“I think this piece will not be so much about Livonians as about the different perspectives on the Livonian topic. When Latvia and Estonia were newly established states, they had different ideological grounds. For Latvia it was important to find a way to unify the nation because of the different languages spoken on the Latvian territory and Livonians were regarded as a marginal group in this process. While for the Estonian state it was important to search for roots in the larger Finno-Ugric culture where Livonians also belonged. Their dissolving into Latvian culture was perceived by Estonians as a tragedy. Many culture activists and folklorists, and also politicians raised the agenda to save the Livonians from disappearing. This did not go well with the Latvian grand narrative. There was a conflict around Oskar Loorits, the most outstanding Estonian folklorist and researcher of the Livonian culture. He collected and compiled the “Bible” of the Livonian folk songs „Volkslieder der Liven”. Allegedly, this collection contained all songs known to Livonians. One of these songs, and this is the most ancient Livonian song, “Tšītšōrlinkizt”, will re-occur during the piece.” Kristina Norman

“One of the issues in this piece is about the way in which a majority exercises power over minority and tries to make it non-existing. A problem that concerns a small number of people can be ignored because it concerns only 0.5% of the population… Latvian writer Aleksandrs Grīns wrote about how unprofitable the Livonians were and how their existence did not pay off. But in a global context the Latvians don’t pay off either! Just try to compare the profit a book written in Russian would make over one written in Latvian. The argument about profitability that could be used by a giant nation, was used by Latvians against Livonians!” Valters Sīlis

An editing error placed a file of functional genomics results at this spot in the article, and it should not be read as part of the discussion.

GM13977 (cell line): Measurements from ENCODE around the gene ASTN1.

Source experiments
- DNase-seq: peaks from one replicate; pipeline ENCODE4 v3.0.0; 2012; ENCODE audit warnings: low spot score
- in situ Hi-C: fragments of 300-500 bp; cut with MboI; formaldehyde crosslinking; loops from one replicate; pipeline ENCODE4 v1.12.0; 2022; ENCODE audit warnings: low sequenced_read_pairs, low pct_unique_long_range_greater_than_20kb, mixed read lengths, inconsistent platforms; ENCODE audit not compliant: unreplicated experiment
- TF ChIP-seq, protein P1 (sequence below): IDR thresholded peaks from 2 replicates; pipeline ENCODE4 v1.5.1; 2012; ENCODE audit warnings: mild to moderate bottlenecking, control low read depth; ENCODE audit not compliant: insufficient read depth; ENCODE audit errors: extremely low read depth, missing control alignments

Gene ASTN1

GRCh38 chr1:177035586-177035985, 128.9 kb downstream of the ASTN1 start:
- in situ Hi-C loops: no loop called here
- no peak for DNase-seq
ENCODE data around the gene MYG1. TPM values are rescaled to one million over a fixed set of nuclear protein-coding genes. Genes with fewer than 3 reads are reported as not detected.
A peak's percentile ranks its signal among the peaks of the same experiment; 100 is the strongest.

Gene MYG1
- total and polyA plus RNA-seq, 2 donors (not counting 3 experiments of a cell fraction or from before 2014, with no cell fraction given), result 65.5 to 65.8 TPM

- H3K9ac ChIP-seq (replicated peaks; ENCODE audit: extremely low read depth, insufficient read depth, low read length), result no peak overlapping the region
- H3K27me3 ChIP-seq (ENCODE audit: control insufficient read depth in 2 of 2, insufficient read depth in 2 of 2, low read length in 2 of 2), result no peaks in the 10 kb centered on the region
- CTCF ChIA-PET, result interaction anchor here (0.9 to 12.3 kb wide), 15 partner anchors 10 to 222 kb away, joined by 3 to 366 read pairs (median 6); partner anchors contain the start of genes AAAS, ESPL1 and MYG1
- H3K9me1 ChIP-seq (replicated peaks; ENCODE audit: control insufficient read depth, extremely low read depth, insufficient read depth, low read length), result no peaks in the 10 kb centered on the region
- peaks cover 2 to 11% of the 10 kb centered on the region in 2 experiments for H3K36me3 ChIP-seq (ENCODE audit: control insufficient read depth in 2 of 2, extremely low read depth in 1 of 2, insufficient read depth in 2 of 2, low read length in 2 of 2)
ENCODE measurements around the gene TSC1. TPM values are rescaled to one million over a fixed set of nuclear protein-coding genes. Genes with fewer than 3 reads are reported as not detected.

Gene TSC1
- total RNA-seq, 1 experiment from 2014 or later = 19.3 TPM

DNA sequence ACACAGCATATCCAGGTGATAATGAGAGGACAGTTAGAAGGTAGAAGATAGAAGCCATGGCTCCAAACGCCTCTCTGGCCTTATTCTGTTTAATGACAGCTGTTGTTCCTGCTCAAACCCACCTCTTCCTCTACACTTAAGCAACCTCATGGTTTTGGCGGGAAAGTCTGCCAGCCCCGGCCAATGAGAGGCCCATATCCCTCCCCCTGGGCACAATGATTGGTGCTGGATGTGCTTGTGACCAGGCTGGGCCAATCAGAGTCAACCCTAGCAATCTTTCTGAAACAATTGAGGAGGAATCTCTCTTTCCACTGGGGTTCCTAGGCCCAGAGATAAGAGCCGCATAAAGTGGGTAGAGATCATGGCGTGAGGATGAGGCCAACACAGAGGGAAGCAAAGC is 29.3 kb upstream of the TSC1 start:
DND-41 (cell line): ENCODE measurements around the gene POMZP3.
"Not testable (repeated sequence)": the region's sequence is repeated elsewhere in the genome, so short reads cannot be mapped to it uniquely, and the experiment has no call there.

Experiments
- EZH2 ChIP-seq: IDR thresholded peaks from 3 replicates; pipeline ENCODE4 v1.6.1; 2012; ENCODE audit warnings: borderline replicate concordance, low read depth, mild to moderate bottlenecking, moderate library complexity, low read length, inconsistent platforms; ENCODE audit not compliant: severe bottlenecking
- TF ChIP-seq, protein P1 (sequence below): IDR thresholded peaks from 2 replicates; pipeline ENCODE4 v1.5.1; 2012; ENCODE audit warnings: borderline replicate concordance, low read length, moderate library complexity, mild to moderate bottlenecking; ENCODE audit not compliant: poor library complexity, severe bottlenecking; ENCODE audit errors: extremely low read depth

“It is fascinating how people fight for their right to exist, how it is cut off in different ways and what eventually remains. It’s not like everything disappears. There is no absolute end. Rather it takes a different shape. Nobody personally loses the culture. You might feel very lonely with your culture, but that is something different.” Kārlis Krūmiņš

"Ten years ago when I lived in Riga I happened to join the liv language course. While learning the language I became more interested also about their culture. By chance I happened to visit Tõnu Karma who lived in Ageskalns area in Riga and is a liv language teacher. This encounter was very particular and i would be happy to share this experience. Why did I start studing liv language above all? No clue. Maybe it was an unconscious way to address my roots? Maybe we all have our hidden liv?” Epp Kubu

Thanks to Valts Ernštreits, Ēriks Kāpbergs, Zoja Sīle, Helmī Stalte, Julgī Stalte, Dāvis Stalts, Ulla Fraser, Baiba Šuvcāne, Rita Treija, Ieva and Kārlis Zemīši from Oleru muiža, Sirje and Sepideh Ardalani from Massia, Olita Kalna, Meelis Muhu, Maima Grīnberga, Valters Ščerbinskis, Jaak Prozes, Ineta Sipunova, Andrejs Strokins, Latvian State Historical Archives, Latvian Academy of Culture National Film school, Jānis Liniņš, Kārlis Lapiņš, Katrīna Dūka, Jānis Laucenieks, Aleksis Aleksis, Mārtiņš Jēkabsons, Kristīne Ķikute-Krievkalna, Marta Lortkipanidze and to everyone who donated books.

LAT.EST festival will take place at Kanuti Gildi SAAL right after the centennial of Latvia and will introduce the thoughts and deeds of the contemporary Latvian (performing) artists. It is also dedicated to the collaboration and to all that brings us together.
LAT.EST is organized by Kanuti Gildi SAAL in collaboration with New Theatre Institute of Latvia and is part of the culture programmes EV100 and LV100.